The traditional office tea round could soon be a thing of the past, as employees have revealed the habits they want banned from the workplace post-COVID, as they now consider them "gross".
Yep, the coronavirus pandemic may well have put an end to the morning stand-off, waiting to see which of your colleagues will crack first and stick the kettle on for the bumper group round.
And that's not the only change workers want to see in the post-COVID world.
Failing to wash hands after a visit to the bathroom, heading into work with a cough or cold, and air kissing your co-worker are other workplace habits that UK employees want to see banned, according to a poll by instantprint.
The survey revealed that workers are particularly anxious about office activities relating to food and drink, with the sharing of snacks (16%) the communal tea-round (16%) and storing food in the workplace fridge overnight (16%) all habits some are keen to bid farewell to.
It seems the pandemic has made us question other workplace behaviours too, with 28% claiming they no longer want to hug their colleagues.
While lunchtime trips to the gym could soon return, workers are keen to ensure grubby gym kits are kept well away from the office with 27% claiming this is a no-no in terms of office etiquette.
Understandably, tolerance is at an all-time low and any bad habits we may have turned a blind eye to in the past - such as pen chewing (25%) and sitting on co-workers’ desks (19%) - featured on the list of new workplace no-nos.
Whilst hugs and air kisses between colleagues may have been considered somewhat risky even pre-COVID, the survey highlighted that (high-five 23%), fist bumps (18%) and handshakes (17%) are also now off the cards too.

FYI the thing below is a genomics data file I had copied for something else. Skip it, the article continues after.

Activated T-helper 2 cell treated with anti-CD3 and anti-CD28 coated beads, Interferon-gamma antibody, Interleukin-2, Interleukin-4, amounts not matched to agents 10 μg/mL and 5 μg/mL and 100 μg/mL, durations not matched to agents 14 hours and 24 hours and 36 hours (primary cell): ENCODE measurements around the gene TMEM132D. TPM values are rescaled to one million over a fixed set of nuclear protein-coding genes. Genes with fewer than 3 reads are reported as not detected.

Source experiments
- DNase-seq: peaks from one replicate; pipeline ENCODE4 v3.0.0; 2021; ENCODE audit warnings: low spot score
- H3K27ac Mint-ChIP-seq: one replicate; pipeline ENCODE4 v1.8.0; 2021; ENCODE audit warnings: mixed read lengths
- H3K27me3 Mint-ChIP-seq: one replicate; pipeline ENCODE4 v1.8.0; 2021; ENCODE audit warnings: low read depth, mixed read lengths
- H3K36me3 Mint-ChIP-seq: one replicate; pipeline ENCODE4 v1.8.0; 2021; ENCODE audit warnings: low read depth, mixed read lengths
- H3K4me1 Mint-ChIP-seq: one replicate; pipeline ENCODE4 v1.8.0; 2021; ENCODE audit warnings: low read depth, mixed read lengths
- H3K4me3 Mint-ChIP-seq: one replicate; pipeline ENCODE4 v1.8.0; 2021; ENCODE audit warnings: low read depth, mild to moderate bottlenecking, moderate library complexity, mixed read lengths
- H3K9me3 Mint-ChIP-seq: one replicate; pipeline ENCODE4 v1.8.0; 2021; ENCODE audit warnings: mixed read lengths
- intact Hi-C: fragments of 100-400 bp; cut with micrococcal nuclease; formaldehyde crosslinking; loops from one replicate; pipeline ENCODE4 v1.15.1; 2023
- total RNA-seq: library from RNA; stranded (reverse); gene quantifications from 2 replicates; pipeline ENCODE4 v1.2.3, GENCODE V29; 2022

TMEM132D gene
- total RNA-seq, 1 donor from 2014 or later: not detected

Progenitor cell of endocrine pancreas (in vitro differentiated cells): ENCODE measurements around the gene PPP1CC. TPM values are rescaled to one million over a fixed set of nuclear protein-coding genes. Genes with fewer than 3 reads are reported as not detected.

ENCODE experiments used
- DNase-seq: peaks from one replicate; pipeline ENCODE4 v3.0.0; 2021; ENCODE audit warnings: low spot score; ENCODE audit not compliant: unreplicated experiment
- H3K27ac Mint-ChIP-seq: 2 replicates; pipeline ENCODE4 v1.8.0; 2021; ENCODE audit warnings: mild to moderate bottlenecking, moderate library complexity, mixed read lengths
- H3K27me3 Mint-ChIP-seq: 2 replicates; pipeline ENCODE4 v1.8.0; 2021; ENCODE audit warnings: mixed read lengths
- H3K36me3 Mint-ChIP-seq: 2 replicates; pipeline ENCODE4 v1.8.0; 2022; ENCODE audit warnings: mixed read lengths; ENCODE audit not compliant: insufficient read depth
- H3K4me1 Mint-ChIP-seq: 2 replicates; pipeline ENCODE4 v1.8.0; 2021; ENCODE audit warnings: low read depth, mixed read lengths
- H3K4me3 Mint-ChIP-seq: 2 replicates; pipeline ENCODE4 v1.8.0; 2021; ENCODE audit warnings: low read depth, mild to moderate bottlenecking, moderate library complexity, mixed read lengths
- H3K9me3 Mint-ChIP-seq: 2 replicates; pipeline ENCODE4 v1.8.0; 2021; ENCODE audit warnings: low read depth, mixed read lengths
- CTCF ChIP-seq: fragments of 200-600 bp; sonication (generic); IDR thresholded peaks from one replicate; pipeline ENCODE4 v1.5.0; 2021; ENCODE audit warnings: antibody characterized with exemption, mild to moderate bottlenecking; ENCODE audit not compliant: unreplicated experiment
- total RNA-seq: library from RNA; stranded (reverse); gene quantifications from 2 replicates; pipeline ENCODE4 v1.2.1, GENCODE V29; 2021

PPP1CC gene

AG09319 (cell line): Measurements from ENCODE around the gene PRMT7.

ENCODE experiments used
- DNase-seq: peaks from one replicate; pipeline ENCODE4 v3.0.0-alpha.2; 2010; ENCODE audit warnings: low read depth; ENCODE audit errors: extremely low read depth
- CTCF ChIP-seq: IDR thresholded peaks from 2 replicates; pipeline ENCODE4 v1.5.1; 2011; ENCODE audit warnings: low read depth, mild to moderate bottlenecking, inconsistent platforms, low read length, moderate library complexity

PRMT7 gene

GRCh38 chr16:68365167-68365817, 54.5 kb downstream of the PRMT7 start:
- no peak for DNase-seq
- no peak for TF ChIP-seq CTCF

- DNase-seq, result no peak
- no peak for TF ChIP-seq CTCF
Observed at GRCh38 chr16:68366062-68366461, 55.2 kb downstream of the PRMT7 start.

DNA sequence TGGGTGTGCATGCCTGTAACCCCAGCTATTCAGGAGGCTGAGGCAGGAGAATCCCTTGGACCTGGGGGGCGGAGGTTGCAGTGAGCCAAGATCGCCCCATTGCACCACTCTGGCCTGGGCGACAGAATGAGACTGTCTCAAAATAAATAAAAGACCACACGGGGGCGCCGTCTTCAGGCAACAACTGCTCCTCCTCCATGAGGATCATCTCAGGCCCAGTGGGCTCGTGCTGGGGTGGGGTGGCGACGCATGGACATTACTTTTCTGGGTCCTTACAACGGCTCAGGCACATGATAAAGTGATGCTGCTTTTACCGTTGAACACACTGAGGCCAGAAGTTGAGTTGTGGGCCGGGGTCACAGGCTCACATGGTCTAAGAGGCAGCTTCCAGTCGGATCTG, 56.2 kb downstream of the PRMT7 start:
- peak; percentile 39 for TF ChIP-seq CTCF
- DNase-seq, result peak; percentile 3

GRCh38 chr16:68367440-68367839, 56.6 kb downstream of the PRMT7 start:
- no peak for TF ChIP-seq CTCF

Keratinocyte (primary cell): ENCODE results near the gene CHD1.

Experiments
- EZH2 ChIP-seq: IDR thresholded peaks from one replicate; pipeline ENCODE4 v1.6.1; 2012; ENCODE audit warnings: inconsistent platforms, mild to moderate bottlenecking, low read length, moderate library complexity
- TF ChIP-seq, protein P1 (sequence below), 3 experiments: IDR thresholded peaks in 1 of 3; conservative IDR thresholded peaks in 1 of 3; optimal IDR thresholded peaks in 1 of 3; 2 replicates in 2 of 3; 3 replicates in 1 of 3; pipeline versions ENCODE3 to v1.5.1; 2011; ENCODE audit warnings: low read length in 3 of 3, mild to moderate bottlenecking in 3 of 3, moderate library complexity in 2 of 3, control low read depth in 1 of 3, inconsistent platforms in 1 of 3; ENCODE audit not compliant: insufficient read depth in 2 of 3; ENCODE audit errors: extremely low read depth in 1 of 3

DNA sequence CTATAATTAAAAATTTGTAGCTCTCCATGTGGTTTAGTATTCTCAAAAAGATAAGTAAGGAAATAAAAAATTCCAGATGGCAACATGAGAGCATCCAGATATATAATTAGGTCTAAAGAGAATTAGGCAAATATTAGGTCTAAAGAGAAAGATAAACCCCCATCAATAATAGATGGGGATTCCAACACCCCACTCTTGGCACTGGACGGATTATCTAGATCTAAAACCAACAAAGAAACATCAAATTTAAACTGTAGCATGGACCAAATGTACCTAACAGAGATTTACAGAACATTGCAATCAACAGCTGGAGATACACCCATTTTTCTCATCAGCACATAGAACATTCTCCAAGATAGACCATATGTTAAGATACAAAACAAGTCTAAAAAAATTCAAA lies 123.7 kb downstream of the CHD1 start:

Watch: Can the self-employed teach us lessons about remote work?
With strict hygiene and social distancing guidance still in place in the UK, it isn't surprising that four in 10 (41%) people stated they’d now be quick to call out colleagues on the workplace habits they deemed to be “gross”.
Men were found to be the least tolerant, with 45% claiming they’d be likely to pull someone up on their bad habits, compared with just 37% of women.
Interestingly, however, women (39%) were more likely than men (33%) to have found bad habits unsavoury prior to the pandemic.
It seems lockdown has provided something of a wake-up call for male workers, with 13% more (46%) admitting they are now more aware of the “gross behaviour” of their colleagues, compared to an increase of just 6% amongst their female colleagues (45%).
A previous poll, by Umovis Lab, uncovered some other unsavoury office behaviours workers expected to be outlawed post-COVID, including hot-desking, preparing lunch in the communal kitchen and no longer signing birthday cards which are passed around the office.
While we might not be happy about our colleagues' unsavoury office behaviours, actually calling them out on it can be tricky.
Sean Kachmarski, in-house trainer at instantprint, has put together some top tips for challenging particularly unpleasant habits in the workplace.
When you address an issue with a colleague, you should always keep it positive. "Instead of demanding that Steve goes and washes his hands after he’s been to the toilet, ask whether he’d like to get washed up in the kitchen together before lunch, or offer him some hand sanitiser – which is often the next best thing," Kachmarski suggests.
Take control of your own space
Even if you can’t influence what your colleagues are doing, you can have a say about what’s happening in your space (AKA your desk). "That includes being able to frequently wipe down your keyboard and mouse with antibacterial wipes and using hand sanitiser," Kachmarski says.
Talk to your boss
If your colleague’s behaviour is getting really out of control, it might be worth having your boss support you. "They’ll have either been trained or have experience in setting boundaries for their team, meaning it might be more appropriate to go to the manager rather than tackling this off your own back," Kachmarski adds.
Additional reporting SWNS.